The Bill of Rights is an important component of the U.S Constitution. They were written by James Madison in response to concerns raised by states about the lack of protection from the power of the federal government. The first ten amendments in the Constitution prohibit governmental power to protect liberties. The article examines the views of Alexander Hamilton (who opposed the Bill of Rights) and Thomas Jefferson (who was an ardent supporter of the Bill of Rights).
Hamilton viewed the Bill of Rights as unnecessary additions to the U.S. Constitution because he believed they had no purpose (Hamilton, 1788). Hamilton argued that the Bill of Rights was used between Kings and their subjects as means of administering certain privileges to the followers. The primitive signification of the bill of rights had no role in the American constitution that was made for the people and by the people. There was no power to relinquish because the people who elected had the power. Hamilton believed that bill of rights was dangerous to the United States citizens because of the implications of the law. It does not make sense to have exceptions to things that which are not granted. For example, it does not make sense to prohibit the restriction of press power when the current structure does not give powers to restrain the press. Hamilton asserted that the bill of rights would have forced the constitution to add these powers for the bill of rights to make sense.
We can do it today.
The primary point put across by Hamilton was that the bill of rights was an unnecessary requirement that would do nothing to improve a perfect constitution (Hamilton, 1788). The placement of exception to powers would prove destructive to the constitution because it would prompt the introduction of laws that provide too much power to the government. The constitution was perfect the way it has been formulated, and it made no sense to introduce the bill of rights.
The argument presented by Hamilton was funny and failed to capture the things that most Americans would consider important. An average American would have been interested in enjoying the freedom of speech, religion and other liberties without the fear of the powerful government put restrictions. Americans had suffered under the British Empire, and the thought of having all powerful government that could do anything it has the power to do was dangerous and scary.
On the other hand, Thomas Jefferson had a very different view of the Bill of Rights and their role in the constitution (Jefferson, 1787). It is pertinent to understand that the constitution was written when he was in France, but he still had adequate power to influence the constitution from far. Jefferson was a strong believer in the freedom of the press that could not be suppressed in any way because he perceived it as the organ that could be used to inform the people about the actions of the government. Jefferson and other anti-federalists were concerned about having an all powerful government after a painful experience under the rule of the British Empire (Jefferson, 1787).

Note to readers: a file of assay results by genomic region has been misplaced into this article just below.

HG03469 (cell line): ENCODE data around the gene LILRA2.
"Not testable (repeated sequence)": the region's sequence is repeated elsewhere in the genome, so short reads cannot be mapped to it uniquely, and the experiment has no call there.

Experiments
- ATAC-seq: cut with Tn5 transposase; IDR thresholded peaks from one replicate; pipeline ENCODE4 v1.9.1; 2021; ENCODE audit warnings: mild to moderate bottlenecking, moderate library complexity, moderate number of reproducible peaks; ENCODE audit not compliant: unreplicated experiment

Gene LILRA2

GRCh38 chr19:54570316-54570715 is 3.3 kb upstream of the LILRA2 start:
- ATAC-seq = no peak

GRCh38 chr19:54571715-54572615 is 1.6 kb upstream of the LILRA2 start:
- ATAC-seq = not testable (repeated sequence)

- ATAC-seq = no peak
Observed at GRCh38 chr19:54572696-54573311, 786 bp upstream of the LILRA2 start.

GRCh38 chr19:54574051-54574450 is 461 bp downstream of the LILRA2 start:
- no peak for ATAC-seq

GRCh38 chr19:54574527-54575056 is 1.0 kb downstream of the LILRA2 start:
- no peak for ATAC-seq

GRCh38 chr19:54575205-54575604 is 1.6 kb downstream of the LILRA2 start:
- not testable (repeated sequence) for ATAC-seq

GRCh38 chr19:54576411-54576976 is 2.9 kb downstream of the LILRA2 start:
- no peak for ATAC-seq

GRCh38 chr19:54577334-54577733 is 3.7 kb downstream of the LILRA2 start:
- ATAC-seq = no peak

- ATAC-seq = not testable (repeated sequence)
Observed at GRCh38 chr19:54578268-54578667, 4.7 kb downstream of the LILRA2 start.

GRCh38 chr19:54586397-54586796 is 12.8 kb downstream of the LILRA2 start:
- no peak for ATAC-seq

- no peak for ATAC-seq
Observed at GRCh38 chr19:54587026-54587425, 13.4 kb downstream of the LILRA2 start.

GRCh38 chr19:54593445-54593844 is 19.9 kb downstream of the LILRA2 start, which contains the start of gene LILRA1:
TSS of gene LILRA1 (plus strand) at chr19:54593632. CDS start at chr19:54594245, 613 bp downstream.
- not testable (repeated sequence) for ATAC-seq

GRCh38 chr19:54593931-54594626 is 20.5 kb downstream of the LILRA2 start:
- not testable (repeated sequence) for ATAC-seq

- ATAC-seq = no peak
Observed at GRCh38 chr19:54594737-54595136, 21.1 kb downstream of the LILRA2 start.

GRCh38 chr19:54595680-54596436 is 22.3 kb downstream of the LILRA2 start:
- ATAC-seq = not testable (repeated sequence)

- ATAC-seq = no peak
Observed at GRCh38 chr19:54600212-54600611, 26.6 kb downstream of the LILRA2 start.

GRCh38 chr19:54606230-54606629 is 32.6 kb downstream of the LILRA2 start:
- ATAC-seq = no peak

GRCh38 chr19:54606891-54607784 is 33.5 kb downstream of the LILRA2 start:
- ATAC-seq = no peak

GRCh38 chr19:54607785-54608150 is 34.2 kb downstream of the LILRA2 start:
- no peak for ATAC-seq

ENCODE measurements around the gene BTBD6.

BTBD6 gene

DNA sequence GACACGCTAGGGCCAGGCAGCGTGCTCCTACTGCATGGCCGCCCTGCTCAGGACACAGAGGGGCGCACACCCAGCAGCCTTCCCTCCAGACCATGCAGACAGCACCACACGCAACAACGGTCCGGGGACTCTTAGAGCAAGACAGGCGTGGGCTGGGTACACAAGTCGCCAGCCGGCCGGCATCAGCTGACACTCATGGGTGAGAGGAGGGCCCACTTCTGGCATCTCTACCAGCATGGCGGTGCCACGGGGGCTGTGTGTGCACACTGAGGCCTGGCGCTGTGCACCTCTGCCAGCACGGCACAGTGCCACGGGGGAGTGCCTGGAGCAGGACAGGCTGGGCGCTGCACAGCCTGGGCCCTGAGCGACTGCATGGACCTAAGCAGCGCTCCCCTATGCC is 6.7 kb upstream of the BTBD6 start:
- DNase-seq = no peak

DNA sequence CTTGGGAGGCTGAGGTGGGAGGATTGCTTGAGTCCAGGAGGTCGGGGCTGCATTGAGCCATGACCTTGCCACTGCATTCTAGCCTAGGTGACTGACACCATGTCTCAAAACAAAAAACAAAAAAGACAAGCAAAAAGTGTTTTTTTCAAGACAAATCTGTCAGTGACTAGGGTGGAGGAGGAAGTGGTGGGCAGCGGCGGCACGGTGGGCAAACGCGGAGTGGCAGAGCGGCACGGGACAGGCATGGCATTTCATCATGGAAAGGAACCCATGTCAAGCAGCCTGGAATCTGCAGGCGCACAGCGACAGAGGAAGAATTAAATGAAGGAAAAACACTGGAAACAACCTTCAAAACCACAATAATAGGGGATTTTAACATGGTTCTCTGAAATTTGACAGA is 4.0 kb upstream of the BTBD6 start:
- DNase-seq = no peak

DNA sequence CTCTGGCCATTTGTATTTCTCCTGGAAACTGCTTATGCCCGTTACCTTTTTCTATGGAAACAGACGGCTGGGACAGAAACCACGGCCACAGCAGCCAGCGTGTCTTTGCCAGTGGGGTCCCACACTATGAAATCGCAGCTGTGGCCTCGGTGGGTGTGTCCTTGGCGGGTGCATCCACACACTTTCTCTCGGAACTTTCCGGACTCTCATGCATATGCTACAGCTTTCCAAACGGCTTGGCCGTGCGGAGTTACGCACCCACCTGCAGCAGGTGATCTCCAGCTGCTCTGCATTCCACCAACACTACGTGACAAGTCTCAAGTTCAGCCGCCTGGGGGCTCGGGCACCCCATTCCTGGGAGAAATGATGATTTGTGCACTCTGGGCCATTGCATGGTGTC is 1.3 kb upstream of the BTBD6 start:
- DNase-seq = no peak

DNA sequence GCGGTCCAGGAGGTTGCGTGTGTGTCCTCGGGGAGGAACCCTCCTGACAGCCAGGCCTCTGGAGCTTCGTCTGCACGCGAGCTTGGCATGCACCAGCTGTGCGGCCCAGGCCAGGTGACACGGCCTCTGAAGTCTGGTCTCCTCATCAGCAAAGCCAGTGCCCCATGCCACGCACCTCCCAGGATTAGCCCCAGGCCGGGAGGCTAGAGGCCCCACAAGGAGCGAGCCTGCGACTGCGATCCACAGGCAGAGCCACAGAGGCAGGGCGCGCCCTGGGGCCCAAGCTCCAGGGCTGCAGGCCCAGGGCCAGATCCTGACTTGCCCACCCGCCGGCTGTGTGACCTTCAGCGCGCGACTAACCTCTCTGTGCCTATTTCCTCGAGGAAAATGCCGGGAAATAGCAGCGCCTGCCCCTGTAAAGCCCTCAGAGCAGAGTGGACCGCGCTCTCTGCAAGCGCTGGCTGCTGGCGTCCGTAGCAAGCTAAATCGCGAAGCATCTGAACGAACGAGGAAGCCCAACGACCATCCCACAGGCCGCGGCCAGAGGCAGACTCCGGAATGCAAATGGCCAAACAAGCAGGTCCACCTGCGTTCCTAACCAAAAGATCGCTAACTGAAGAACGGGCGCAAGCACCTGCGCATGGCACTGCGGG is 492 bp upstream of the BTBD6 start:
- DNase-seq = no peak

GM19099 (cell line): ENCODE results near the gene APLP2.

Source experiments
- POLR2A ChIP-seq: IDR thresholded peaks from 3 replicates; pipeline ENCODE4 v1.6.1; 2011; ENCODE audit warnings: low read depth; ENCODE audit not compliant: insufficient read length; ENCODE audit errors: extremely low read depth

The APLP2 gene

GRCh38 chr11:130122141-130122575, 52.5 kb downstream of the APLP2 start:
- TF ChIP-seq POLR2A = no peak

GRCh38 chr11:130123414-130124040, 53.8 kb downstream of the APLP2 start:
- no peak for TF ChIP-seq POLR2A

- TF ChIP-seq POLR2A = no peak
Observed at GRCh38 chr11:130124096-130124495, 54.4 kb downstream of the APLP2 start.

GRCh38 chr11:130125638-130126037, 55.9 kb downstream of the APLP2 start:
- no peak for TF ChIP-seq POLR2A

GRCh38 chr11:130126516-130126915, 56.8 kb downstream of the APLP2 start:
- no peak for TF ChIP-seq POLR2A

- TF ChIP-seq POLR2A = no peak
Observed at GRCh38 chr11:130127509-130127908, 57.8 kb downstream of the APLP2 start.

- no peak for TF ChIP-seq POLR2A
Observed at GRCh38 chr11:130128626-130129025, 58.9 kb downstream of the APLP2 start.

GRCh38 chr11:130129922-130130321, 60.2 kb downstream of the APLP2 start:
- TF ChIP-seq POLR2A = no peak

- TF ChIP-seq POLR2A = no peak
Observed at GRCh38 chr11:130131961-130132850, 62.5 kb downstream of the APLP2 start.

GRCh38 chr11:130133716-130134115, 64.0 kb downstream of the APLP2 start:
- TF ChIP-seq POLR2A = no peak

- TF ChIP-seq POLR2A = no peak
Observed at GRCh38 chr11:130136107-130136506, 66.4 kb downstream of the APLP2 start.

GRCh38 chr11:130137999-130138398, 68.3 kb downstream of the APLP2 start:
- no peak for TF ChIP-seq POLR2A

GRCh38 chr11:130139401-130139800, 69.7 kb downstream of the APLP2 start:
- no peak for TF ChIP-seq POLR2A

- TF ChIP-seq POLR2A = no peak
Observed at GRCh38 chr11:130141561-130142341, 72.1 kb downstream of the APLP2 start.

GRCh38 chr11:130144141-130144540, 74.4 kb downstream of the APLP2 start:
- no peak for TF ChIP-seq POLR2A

Jefferson had a strong feeling about the absence of the bill of rights because he believed it is the only way for citizens to ensure that the powerful government does not take away important liberties. Thea argument that the constitution did not need the bill of rights because there was no power reserved failed to address the risks associated with the having a constitution that lacks directives that tell the powerful government what it cannot do. Jefferson’s argument is informed by experience and rational reasoning of what power can do.
A comprehensive analysis of Jefferson and Hamilton confirms that they are very different people with different experiences. Hamilton pointed out that his state New York did not have a bill of rights but if functioned very well. The argument is not informed by sound reasoning because it does not explain how the risks that were pointed by the supporters of the Bill of rights were real. Hamilton based his arguments on assumptions that bill of rights was not necessary. At one point he points the traditional function of the bill of rights cannot apply because the U.S. Constitution gives power to the people. Jefferson is adamant that the lack of the bill of rights is dangerous to all citizens. ‘
In conclusion, Jefferson and Hamilton present sound arguments based on experience and preferences. I find the argument of Jefferson compelling because it is based on real fears Jefferson does not focus on assumptions based on experience when he presents his arguments. He uses the British Empire as an example of what a powerful government can do if there are no checks to protect the fundamental liberties.
- Hamilton, A. (1788, May 28). Bil of Rights: Alexander Hamilton, Federalist, no. 84, 575–81. Retrieved from The Founder’s Constitution: http://press-pubs.uchicago.edu/founders/documents/bill_of_rightss7.html
- Jefferson, T. (1787, December 20). To James Madison from Thomas Jefferson, 20 December 1787. Retrieved from Founders Online: https://founders.archives.gov/documents/Madison/01-10-02-0210